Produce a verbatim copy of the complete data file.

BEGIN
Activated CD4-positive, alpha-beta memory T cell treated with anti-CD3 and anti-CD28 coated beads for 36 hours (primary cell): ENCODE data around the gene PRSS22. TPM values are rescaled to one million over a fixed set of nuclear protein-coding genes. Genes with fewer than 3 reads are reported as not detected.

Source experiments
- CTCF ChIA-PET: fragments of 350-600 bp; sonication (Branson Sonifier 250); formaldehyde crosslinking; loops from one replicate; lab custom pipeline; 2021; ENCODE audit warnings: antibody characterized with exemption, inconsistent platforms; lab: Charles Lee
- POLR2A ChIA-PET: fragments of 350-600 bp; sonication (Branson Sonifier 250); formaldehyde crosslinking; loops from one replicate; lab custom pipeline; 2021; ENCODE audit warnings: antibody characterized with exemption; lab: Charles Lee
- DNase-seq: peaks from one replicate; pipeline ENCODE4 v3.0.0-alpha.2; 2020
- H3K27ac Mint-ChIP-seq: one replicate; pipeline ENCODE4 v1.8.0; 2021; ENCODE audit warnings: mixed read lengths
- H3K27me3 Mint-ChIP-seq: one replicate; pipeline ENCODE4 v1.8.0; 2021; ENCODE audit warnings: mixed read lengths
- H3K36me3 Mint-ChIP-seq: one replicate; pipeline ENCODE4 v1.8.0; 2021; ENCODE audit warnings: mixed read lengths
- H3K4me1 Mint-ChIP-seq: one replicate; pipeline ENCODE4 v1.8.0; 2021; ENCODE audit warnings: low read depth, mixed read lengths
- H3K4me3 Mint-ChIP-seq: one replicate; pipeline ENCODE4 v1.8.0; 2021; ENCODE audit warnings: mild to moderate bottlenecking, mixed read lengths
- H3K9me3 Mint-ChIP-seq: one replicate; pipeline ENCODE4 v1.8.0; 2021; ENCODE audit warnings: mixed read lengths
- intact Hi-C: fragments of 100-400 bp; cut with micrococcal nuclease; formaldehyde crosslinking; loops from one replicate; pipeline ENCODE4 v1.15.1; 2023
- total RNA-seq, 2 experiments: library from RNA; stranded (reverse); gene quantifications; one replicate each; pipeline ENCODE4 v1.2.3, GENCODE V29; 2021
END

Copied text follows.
Activated CD4-positive, alpha-beta memory T cell treated with anti-CD3 and anti-CD28 coated beads for 36 hours (primary cell): ENCODE data around the gene PRSS22. TPM values are rescaled to one million over a fixed set of nuclear protein-coding genes. Genes with fewer than 3 reads are reported as not detected.

Source experiments
- CTCF ChIA-PET: fragments of 350-600 bp; sonication (Branson Sonifier 250); formaldehyde crosslinking; loops from one replicate; lab custom pipeline; 2021; ENCODE audit warnings: antibody characterized with exemption, inconsistent platforms; lab: Charles Lee
- POLR2A ChIA-PET: fragments of 350-600 bp; sonication (Branson Sonifier 250); formaldehyde crosslinking; loops from one replicate; lab custom pipeline; 2021; ENCODE audit warnings: antibody characterized with exemption; lab: Charles Lee
- DNase-seq: peaks from one replicate; pipeline ENCODE4 v3.0.0-alpha.2; 2020
- H3K27ac Mint-ChIP-seq: one replicate; pipeline ENCODE4 v1.8.0; 2021; ENCODE audit warnings: mixed read lengths
- H3K27me3 Mint-ChIP-seq: one replicate; pipeline ENCODE4 v1.8.0; 2021; ENCODE audit warnings: mixed read lengths
- H3K36me3 Mint-ChIP-seq: one replicate; pipeline ENCODE4 v1.8.0; 2021; ENCODE audit warnings: mixed read lengths
- H3K4me1 Mint-ChIP-seq: one replicate; pipeline ENCODE4 v1.8.0; 2021; ENCODE audit warnings: low read depth, mixed read lengths
- H3K4me3 Mint-ChIP-seq: one replicate; pipeline ENCODE4 v1.8.0; 2021; ENCODE audit warnings: mild to moderate bottlenecking, mixed read lengths
- H3K9me3 Mint-ChIP-seq: one replicate; pipeline ENCODE4 v1.8.0; 2021; ENCODE audit warnings: mixed read lengths
- intact Hi-C: fragments of 100-400 bp; cut with micrococcal nuclease; formaldehyde crosslinking; loops from one replicate; pipeline ENCODE4 v1.15.1; 2023
- total RNA-seq, 2 experiments: library from RNA; stranded (reverse); gene quantifications; one replicate each; pipeline ENCODE4 v1.2.3, GENCODE V29; 2021